Marvin Sordell Attempted Suicide During Bolton Days

  • September 13, 2018 | By Chris Mann
  • URL Short URL: http://b-ac.es/38ff3

Former Bolton forward Marvin Sordell has revealed he attempted to take his own life in August 2013 by taking an overdose of tablets.

Sordell, who joined Wanderers in a £3million transfer from Watford in January 2012, struggled for opportunities during his time at the club - scoring eight goals in 29 appearances - before departing for Burnley in the summer of 2014.

Given tags such as 'lazy', 'disinterested' and 'waste of money' during his time with the Trotters, the now 27-year-old has opened up about a history of depression - which has prompted him to become a writer - and how he was unsuccessful in a suicide attempt when on loan at Charlton Athletic five years ago.

"I said I'm missing my friends and family," Sordell told The Guardian. "But I told them I still wanted to be there because playing football was all I wanted to do.

"The moment you go onto the pitch the depression disappears. But the problems were getting worse because I wasn't being picked. I had no release.

"That led me to me being more downtrodden, more disappointed. I've always been hard on myself and I'm not generally confident. As I've grown older I've got better - but when I was younger, without a support network, it felt cold and lonely. I felt stuck.

"I have to say this because it's important. Without naming names, at one of my clubs I was also seeing a doctor. She recommended I go to the Priory to recover properly. I said, 'I don’t think you realise what I do for a living. It's not possible to leave a football club for a few weeks. They paid good money to sign me. They pay me good money, so I can't just go. But I'll ask them.'

"I didn't end up doing so. I wasn't sure how they would react to me needing to go to the Priory and then, not long after, my mum phoned. She said someone from the club had called. They told her I was thinking of going to the Priory but the message was clear. 'You can't do that. You must focus on football.' I don't know how they knew. I was shocked.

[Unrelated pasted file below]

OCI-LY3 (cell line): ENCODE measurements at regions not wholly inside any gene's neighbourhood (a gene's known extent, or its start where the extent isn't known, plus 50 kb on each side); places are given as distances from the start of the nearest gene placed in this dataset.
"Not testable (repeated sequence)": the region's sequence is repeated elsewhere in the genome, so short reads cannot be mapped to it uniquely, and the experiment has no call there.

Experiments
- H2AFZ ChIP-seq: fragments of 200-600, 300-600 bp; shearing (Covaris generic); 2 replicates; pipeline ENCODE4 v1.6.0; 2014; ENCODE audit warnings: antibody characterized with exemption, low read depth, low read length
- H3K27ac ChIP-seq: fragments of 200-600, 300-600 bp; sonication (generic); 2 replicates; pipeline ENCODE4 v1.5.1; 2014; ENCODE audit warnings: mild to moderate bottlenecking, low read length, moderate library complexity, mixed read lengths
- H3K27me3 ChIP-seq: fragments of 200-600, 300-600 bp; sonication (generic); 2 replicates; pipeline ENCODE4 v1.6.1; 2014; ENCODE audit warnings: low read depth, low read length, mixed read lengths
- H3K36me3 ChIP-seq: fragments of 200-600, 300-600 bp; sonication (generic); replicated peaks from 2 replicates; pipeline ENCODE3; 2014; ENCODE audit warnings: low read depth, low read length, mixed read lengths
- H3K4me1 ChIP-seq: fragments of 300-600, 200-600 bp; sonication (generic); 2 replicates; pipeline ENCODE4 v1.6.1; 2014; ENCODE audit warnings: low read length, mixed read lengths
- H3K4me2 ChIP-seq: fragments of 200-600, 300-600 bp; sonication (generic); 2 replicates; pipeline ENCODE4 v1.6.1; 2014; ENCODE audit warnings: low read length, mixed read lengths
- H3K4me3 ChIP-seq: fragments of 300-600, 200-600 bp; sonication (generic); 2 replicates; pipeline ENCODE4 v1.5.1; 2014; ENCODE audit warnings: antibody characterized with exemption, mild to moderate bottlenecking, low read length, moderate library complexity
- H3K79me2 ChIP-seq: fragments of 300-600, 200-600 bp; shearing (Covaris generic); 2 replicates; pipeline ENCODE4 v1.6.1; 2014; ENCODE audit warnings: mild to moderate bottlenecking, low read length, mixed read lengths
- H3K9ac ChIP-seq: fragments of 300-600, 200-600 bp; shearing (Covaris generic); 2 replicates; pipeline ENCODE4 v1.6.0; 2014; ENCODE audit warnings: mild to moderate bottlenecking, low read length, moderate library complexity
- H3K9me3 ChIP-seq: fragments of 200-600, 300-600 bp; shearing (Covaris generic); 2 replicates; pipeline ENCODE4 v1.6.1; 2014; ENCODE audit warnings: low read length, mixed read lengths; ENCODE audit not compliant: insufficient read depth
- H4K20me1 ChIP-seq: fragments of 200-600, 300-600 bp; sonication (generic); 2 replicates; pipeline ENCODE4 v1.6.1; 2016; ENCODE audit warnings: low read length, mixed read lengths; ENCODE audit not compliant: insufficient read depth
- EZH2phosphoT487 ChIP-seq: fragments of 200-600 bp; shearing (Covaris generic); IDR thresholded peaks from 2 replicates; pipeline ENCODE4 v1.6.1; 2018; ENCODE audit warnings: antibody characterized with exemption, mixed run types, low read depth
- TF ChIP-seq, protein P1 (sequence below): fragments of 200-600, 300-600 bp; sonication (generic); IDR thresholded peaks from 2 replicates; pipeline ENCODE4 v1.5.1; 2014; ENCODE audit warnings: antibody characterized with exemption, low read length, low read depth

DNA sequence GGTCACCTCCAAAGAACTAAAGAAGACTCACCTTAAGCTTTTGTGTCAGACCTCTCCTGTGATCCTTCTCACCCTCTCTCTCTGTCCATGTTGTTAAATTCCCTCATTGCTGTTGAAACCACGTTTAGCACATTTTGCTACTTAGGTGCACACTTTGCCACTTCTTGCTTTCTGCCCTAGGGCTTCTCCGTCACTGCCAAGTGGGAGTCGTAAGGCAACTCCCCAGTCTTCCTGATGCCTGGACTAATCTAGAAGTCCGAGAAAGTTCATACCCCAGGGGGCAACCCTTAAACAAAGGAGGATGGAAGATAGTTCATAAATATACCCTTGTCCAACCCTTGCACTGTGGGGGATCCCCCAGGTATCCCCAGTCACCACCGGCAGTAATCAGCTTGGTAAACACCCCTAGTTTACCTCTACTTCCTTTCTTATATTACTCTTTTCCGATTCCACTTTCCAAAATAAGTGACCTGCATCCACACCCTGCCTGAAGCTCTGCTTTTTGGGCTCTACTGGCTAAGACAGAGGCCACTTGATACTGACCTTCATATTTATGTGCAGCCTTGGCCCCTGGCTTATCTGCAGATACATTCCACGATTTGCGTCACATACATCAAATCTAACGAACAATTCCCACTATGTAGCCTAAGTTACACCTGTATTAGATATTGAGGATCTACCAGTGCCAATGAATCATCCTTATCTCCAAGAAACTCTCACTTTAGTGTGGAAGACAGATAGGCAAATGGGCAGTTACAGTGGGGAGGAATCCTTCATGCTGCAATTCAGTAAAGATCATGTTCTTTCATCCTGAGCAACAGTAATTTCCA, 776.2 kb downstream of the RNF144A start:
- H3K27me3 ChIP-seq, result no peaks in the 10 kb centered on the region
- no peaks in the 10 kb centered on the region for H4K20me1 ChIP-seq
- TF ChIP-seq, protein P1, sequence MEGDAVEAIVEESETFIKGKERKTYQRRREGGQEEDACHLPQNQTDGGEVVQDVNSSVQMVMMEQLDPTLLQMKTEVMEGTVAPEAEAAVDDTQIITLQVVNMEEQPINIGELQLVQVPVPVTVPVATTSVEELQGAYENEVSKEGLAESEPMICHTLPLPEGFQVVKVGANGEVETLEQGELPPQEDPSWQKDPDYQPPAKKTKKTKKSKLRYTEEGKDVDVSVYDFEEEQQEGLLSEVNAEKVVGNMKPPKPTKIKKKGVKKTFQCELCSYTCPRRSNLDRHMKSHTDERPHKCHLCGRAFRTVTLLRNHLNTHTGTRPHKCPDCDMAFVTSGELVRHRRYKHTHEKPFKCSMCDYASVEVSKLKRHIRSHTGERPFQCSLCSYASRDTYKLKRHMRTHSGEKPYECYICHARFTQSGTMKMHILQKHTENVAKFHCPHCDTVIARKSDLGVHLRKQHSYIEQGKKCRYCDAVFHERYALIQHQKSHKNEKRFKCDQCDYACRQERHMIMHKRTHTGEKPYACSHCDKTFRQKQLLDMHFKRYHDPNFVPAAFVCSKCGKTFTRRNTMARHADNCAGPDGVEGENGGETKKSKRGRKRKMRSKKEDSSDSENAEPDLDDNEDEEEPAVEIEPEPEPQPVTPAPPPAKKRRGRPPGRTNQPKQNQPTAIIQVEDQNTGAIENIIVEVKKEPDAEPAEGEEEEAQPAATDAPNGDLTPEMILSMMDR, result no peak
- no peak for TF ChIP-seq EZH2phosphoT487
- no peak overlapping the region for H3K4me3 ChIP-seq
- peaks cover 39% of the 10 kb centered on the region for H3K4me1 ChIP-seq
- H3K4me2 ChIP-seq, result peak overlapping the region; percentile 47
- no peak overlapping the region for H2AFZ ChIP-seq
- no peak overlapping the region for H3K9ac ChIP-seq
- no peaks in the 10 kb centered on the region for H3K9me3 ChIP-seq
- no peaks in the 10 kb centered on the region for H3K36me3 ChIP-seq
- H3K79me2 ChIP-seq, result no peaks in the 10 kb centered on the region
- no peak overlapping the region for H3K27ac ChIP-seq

"I was learning to play the piano and cook creatively. I was spending my free time being expressive. I would post interesting images on Instagram. It seemed better than going to bars every day. And he said to my mum I must stop playing the piano, stop cooking and focus on football. I thought: 'Playing the piano is productive. I have to cook to eat. How can this be bad for my football?' But that was their mentality towards me. People saw an attitude problem because I didn't banter with the players and coaches. When I got home I often sat in the dark.

"It's difficult in this industry to be honest without it coming back to bite you. Once I was told I was going on loan regardless of what I wanted. I was told to take a pay cut, and if I stayed the circumstances would be a lot worse than if I left. I didn't speak to the manager - he spoke to my agent. I tried to see the positives because it's a fresh start, an opportunity to play football.

"On one occasion, I tried to overdose on tablets. I took all these tablets and went to sleep. It didn't work, thankfully. When I woke up I was shocked, annoyed. Some people would say, in that situation, they feel born again. I just thought: 'What now?'

"I was so drained. People think I should be fine. I'd played at the Olympics and the European Under-21 Championship. Played in the Premier League. On good money. But it didn't feel like that.

"I went to training the day after. I didn't tell anyone. The first time anybody really understood was when I sent my book to my friends, my mum, my sister and my wife. The only person who knew I was struggling was my wife. But when she read the book she said: 'I didn't know it was that bad.'

"Until I started writing I struggled to express my emotions. So my wife said: 'That’s enough. You need to see this [psychiatrist].' I went to see her and broke down. Even I didn't understand it until then. I'd thought: 'I'm just annoyed because I'm not playing. It's nothing.' But it felt like layers and layers were coming away until I was left with a real open version of myself.

"I was at breaking point. But I reached a stage where I stopped taking it. I felt so numb on medication.

"I felt dead inside for a long time - and writing gave me a way to get emotions out. I have no idea where I would've gone, where I would've spiralled to, if not for writing. I probably wouldn't be playing football. I'd heard too many people saying, 'He's too difficult or miserable.' It's different now. Finishing the book became a way to own my story. It felt liberating."

Going through similar issues? Call the Samaritans UK helpline on 116 123, or email jo@samaritans.org

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